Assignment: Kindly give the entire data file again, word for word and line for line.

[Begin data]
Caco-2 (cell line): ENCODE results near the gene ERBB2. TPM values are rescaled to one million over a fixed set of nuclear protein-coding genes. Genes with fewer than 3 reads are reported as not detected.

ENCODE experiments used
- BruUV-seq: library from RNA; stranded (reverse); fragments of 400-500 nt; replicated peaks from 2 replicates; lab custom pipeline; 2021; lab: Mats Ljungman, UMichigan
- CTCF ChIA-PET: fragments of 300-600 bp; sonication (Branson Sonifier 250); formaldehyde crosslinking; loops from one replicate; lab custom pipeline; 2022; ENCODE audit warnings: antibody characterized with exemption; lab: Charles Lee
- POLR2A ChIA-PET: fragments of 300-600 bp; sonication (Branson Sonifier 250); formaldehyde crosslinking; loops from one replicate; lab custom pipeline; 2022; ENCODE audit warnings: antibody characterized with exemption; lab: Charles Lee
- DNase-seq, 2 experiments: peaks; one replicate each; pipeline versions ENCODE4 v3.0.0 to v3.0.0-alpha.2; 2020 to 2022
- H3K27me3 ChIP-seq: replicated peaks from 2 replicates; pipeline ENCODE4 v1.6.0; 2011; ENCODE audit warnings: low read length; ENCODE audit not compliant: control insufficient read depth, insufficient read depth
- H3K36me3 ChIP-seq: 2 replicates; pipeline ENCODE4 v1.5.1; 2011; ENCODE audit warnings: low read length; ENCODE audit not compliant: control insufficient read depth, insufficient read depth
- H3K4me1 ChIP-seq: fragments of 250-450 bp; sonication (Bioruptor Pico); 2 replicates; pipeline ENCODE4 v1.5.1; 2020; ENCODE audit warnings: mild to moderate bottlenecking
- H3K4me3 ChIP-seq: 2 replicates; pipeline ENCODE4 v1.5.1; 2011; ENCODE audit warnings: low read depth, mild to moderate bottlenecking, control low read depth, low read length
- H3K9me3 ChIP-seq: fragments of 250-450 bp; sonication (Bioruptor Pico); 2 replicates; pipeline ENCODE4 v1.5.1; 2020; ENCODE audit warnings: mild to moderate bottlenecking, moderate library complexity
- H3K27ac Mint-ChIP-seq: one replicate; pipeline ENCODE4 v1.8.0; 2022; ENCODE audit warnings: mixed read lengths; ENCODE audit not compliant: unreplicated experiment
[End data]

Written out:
Caco-2 (cell line): ENCODE results near the gene ERBB2. TPM values are rescaled to one million over a fixed set of nuclear protein-coding genes. Genes with fewer than 3 reads are reported as not detected.

ENCODE experiments used
- BruUV-seq: library from RNA; stranded (reverse); fragments of 400-500 nt; replicated peaks from 2 replicates; lab custom pipeline; 2021; lab: Mats Ljungman, UMichigan
- CTCF ChIA-PET: fragments of 300-600 bp; sonication (Branson Sonifier 250); formaldehyde crosslinking; loops from one replicate; lab custom pipeline; 2022; ENCODE audit warnings: antibody characterized with exemption; lab: Charles Lee
- POLR2A ChIA-PET: fragments of 300-600 bp; sonication (Branson Sonifier 250); formaldehyde crosslinking; loops from one replicate; lab custom pipeline; 2022; ENCODE audit warnings: antibody characterized with exemption; lab: Charles Lee
- DNase-seq, 2 experiments: peaks; one replicate each; pipeline versions ENCODE4 v3.0.0 to v3.0.0-alpha.2; 2020 to 2022
- H3K27me3 ChIP-seq: replicated peaks from 2 replicates; pipeline ENCODE4 v1.6.0; 2011; ENCODE audit warnings: low read length; ENCODE audit not compliant: control insufficient read depth, insufficient read depth
- H3K36me3 ChIP-seq: 2 replicates; pipeline ENCODE4 v1.5.1; 2011; ENCODE audit warnings: low read length; ENCODE audit not compliant: control insufficient read depth, insufficient read depth
- H3K4me1 ChIP-seq: fragments of 250-450 bp; sonication (Bioruptor Pico); 2 replicates; pipeline ENCODE4 v1.5.1; 2020; ENCODE audit warnings: mild to moderate bottlenecking
- H3K4me3 ChIP-seq: 2 replicates; pipeline ENCODE4 v1.5.1; 2011; ENCODE audit warnings: low read depth, mild to moderate bottlenecking, control low read depth, low read length
- H3K9me3 ChIP-seq: fragments of 250-450 bp; sonication (Bioruptor Pico); 2 replicates; pipeline ENCODE4 v1.5.1; 2020; ENCODE audit warnings: mild to moderate bottlenecking, moderate library complexity
- H3K27ac Mint-ChIP-seq: one replicate; pipeline ENCODE4 v1.8.0; 2022; ENCODE audit warnings: mixed read lengths; ENCODE audit not compliant: unreplicated experiment